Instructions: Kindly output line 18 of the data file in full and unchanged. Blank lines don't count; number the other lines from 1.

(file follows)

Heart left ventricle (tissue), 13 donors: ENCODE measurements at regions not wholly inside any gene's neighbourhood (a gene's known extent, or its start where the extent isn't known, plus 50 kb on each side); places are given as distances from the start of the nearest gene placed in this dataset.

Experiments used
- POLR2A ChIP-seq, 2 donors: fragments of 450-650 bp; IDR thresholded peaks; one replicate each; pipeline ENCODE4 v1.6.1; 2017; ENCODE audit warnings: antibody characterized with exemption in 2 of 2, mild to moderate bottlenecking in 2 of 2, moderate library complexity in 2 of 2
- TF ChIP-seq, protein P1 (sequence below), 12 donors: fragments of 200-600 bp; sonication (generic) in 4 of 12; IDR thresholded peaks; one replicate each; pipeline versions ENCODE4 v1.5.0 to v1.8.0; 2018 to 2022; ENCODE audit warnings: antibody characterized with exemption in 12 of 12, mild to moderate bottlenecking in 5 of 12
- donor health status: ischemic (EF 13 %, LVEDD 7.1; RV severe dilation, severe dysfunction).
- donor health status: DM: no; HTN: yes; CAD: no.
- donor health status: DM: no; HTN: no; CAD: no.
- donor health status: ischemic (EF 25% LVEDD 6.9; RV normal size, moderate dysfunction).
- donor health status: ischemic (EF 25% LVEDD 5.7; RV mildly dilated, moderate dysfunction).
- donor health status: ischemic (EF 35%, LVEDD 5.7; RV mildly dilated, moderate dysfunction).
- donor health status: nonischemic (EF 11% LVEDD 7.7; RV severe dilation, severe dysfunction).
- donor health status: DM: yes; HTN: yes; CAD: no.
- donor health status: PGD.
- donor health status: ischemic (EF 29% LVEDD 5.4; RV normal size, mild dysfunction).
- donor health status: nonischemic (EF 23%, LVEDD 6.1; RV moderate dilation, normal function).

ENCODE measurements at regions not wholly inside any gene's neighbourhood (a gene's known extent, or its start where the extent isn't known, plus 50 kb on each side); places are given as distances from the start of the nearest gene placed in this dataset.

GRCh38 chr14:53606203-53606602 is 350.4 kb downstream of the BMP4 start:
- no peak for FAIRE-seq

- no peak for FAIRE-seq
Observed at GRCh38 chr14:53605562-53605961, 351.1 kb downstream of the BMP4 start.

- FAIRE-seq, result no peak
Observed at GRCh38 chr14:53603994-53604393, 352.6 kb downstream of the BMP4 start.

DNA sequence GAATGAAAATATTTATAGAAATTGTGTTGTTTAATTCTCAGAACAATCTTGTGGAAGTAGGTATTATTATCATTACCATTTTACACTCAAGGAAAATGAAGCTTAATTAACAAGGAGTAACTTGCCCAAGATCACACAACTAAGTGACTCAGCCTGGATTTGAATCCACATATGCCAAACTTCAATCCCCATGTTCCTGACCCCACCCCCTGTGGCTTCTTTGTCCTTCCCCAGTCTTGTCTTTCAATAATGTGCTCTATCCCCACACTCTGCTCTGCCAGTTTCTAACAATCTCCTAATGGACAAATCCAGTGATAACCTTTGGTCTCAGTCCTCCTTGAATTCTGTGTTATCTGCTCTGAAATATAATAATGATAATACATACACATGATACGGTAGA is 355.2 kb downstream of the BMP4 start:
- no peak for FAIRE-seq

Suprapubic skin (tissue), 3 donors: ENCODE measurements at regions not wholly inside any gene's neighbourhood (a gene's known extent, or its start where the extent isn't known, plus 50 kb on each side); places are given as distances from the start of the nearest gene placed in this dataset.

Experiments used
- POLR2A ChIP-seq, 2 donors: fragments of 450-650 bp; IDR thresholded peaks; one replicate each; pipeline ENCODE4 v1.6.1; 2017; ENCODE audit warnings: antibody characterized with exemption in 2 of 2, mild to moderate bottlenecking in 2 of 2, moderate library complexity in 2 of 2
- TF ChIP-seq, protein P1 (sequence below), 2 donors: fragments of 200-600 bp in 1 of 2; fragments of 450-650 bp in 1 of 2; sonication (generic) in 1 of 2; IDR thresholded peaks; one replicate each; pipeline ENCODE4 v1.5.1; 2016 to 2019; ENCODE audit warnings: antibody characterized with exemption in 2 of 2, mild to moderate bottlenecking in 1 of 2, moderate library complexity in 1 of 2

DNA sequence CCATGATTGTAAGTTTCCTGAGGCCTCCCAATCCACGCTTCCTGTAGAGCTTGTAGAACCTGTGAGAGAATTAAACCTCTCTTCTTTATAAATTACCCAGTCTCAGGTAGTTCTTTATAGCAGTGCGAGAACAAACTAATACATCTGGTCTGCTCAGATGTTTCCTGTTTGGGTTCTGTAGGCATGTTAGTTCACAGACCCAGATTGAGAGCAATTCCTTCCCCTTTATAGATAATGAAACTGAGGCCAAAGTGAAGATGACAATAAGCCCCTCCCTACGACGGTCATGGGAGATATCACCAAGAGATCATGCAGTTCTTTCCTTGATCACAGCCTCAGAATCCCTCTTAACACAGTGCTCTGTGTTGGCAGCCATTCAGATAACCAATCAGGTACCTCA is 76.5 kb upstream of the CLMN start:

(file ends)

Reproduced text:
- no peak for FAIRE-seq